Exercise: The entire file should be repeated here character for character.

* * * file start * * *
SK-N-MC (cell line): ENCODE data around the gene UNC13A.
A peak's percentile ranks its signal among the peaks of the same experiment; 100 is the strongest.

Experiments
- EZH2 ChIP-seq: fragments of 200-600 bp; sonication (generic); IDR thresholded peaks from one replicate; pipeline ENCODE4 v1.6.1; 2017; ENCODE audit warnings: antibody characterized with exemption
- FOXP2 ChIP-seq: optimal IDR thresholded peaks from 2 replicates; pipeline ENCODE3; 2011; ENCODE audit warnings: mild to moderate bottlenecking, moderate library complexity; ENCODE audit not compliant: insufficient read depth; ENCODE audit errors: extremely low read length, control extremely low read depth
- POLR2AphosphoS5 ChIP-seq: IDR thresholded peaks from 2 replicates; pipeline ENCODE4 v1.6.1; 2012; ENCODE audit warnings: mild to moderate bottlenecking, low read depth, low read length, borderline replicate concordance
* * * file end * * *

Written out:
SK-N-MC (cell line): ENCODE data around the gene UNC13A.
A peak's percentile ranks its signal among the peaks of the same experiment; 100 is the strongest.

Experiments
- EZH2 ChIP-seq: fragments of 200-600 bp; sonication (generic); IDR thresholded peaks from one replicate; pipeline ENCODE4 v1.6.1; 2017; ENCODE audit warnings: antibody characterized with exemption
- FOXP2 ChIP-seq: optimal IDR thresholded peaks from 2 replicates; pipeline ENCODE3; 2011; ENCODE audit warnings: mild to moderate bottlenecking, moderate library complexity; ENCODE audit not compliant: insufficient read depth; ENCODE audit errors: extremely low read length, control extremely low read depth
- POLR2AphosphoS5 ChIP-seq: IDR thresholded peaks from 2 replicates; pipeline ENCODE4 v1.6.1; 2012; ENCODE audit warnings: mild to moderate bottlenecking, low read depth, low read length, borderline replicate concordance